Knowledge of How Language Works in Context
Children’s use of language to communicate is
influenced by their cultural funds of knowledge, social conventions of
expression, proxemics (gestures and body language) and style
of address, which can differ among cultures. Therefore,
children who are learning English as a new language may
exhibit communication behaviors that are different from those
of children raised in a single majority culture. Certain rules that
apply in American schools may be quite different for children who are from
homes where English is not yet understood or spoken. Six major differences in communication
behavior (based on differences in culture) are highlighted below:
Comparison of Culturally
Appropriate Portuguese Behavior and the Possible Implications
in U.S. Majority Cultural Context.
|Culturally Appropriate Pragmatic
||Possible Implications or Misinterpretations
in Majority-Cultural Context
|Teachers are expected
to address parents or other adults by their title such
as Senhor (Mr.) or Senhora (Ms./Mrs.)
Addressing Portuguese parents by their first
name may be seen as less than respectful.
In addition, children address the teacher as “Teacher”
because in Portuguese they are expected to say, “senhora”
peoples often initiate a conversation on a personal note.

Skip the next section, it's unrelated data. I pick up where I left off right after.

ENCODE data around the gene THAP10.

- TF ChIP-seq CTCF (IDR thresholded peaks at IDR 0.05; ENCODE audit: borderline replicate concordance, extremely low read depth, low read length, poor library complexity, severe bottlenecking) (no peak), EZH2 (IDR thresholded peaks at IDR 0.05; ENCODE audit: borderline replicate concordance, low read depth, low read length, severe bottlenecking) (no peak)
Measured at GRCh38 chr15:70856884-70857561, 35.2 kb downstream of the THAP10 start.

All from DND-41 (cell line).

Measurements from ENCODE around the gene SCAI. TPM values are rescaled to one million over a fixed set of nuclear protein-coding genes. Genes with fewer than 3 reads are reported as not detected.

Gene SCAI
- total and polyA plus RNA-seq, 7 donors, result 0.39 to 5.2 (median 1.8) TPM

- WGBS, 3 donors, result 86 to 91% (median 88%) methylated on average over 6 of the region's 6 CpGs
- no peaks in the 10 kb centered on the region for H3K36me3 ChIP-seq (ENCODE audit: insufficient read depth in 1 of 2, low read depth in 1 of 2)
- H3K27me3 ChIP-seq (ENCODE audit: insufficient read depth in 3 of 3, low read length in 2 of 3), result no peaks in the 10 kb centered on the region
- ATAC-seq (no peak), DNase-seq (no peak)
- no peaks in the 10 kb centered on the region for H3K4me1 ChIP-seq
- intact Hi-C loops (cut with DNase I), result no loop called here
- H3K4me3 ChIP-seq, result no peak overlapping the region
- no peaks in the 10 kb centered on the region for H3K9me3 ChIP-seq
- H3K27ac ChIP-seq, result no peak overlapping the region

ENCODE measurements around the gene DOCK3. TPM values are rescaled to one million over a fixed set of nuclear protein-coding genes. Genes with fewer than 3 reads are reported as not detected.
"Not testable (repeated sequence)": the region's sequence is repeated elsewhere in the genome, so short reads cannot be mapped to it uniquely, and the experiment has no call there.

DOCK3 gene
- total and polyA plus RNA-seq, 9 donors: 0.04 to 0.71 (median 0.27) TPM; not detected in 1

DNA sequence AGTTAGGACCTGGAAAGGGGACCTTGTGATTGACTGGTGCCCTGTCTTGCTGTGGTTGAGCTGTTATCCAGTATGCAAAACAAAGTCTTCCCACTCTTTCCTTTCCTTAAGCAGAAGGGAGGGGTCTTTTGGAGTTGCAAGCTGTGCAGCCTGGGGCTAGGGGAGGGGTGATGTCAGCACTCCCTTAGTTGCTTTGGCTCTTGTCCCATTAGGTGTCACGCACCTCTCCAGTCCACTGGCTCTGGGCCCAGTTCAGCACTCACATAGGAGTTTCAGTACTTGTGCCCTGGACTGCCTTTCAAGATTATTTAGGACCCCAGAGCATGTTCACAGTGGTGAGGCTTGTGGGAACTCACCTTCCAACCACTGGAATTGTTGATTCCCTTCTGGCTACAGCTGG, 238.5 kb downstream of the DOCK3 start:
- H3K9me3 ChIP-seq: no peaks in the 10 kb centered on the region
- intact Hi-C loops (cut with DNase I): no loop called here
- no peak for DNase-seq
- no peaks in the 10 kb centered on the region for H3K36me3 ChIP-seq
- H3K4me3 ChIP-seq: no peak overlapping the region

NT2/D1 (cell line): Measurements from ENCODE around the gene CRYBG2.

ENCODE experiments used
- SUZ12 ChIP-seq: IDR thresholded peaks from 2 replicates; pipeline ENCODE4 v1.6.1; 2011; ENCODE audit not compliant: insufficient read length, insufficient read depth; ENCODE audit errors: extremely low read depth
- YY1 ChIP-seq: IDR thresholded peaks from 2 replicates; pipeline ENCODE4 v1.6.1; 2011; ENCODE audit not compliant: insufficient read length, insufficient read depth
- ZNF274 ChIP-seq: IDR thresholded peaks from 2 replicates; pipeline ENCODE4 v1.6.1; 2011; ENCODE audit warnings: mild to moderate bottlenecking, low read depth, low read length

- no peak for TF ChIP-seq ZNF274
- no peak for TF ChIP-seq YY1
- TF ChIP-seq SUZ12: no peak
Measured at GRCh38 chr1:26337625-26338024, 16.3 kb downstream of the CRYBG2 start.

When they ask a personal question it does not mean they
want to pry, it is instead a sign of consideration and
This is important information to better establish a culturally
responsive relationship with Portuguese families.
|When asked a question
or given an explanation, Portuguese parents or other adults
tend to offer a lot of details surrounding the context
before they make the point.
At team evaluation meetings or interviews, Portuguese
relatives will give a lot more contextual information
than required. An interpreter may not translate everything
because a lot of the information that is being provided
may be seen as irrelevant in the US majority-cultural
|When adults are talking,
children usually do not interrupt.
Child may be viewed as passive and unengaged.
|Children show respect
by avoiding eye contact thus looking down or away when
talking to parents, teachers or other adults.
Teachers or administrators viewing this through
the eyes of the U.S. majority-cultural perspective may
assume that such behavior demonstrates something other
than respect. It is possible to cause unintentional shame
or a feeling of humiliation by pointing it out. For the
unknown observer this may also be misinterpreted as a
sign of a disability such as ADHD, pervasive developmental
disorder or autism.
|Sequence in story
telling or narration is usually not linear.
Teachers and other educators may perceive this
as disorganized, but it is appropriate according to Portuguese
rhetorical logic and must be understood in that context.
Linear organization is a skill that is easily acquired
as the student progresses through the stages of second